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Monte dei Paschi shows challenge of fixing Europe’s weaker banks

The recent wave of M&A has left behind weaker banks such as Banco BPM, Sabadell and, above all, Banca Monte dei Paschi di Siena. Jean Pierre Mustier’s exit from UniCredit shows why.

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The wave of bank M&A sweeping Europe has been good for healthier banks to date.

However, it has not fixed the deepest problems in the sector: zombie banks, loaded down with legacy problems, whether operational, legal or most commonly – especially after Covid – in their loan books.

Take a look at the list of takeovers that have been agreed or launched. Then take a look at a list of parallel would-be deals that have been abandoned, or which have been widely rumoured, and have so far come to nothing – making fire sales or state-led rescues likely.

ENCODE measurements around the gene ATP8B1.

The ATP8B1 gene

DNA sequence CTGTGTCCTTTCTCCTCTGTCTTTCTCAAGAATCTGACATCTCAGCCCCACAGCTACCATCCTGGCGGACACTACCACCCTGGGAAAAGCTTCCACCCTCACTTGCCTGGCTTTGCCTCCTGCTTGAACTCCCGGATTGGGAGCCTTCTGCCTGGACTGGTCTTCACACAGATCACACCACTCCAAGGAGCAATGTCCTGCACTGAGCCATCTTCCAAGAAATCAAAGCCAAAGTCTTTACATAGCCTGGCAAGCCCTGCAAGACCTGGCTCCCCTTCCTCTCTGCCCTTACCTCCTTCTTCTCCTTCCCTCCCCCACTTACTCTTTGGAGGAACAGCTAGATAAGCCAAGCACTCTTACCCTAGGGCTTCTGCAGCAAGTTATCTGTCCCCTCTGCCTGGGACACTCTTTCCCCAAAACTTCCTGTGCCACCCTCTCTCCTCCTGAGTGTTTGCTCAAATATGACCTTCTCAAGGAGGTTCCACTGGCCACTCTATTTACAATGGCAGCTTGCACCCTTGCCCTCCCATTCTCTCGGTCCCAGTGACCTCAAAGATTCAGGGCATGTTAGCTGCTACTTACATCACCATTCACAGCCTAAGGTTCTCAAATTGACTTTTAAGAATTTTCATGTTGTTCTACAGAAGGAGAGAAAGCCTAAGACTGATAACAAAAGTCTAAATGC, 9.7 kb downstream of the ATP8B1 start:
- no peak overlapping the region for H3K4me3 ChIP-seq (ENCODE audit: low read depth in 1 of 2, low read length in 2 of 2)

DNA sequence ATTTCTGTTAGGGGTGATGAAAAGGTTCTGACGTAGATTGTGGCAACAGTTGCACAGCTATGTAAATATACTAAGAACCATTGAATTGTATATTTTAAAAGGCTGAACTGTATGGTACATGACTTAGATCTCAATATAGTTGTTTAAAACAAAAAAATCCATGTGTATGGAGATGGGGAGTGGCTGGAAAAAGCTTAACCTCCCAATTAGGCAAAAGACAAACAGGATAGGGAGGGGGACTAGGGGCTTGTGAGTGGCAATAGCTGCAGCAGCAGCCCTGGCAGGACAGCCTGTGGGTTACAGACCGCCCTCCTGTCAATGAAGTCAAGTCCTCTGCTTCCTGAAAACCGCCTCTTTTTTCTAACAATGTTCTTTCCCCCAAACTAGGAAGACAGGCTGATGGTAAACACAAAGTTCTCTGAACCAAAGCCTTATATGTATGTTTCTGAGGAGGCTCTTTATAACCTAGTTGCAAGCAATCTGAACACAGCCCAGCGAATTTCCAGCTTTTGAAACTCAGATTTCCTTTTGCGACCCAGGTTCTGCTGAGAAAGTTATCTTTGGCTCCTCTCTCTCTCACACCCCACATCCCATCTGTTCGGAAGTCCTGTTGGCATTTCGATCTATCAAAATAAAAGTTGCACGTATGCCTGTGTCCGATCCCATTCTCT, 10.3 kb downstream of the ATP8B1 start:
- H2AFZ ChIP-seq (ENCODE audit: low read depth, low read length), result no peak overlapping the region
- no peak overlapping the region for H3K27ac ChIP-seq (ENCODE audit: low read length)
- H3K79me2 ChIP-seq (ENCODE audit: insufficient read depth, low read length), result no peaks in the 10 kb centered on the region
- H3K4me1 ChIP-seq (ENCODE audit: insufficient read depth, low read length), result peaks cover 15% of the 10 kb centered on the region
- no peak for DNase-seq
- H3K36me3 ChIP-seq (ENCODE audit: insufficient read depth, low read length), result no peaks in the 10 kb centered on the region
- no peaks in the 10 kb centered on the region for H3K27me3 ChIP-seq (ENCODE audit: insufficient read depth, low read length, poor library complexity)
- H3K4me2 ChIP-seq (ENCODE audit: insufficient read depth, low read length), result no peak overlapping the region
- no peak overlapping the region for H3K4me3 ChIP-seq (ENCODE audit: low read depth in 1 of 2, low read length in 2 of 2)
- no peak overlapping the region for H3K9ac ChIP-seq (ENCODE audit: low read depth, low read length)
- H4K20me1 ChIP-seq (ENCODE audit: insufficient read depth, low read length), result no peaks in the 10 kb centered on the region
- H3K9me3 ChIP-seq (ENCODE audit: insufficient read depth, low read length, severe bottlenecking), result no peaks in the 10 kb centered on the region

Exhibit one: talks between BBVA and Banco Sabadell broke down barely two weeks after they were announced in mid-November, apparently due to price. Contrast this with what happened a couple of months earlier between CaixaBank and Bankia, who agreed a far less anticipated €4.3 billion deal with surprising alacrity.

And the difference between these two deals or would-be deals? The profitability of Bankia’s network may be dire due to its overreliance on mortgages – something CaixaBank should help to fix – but its operational and credit risks are easier to know than those of Sabadell.

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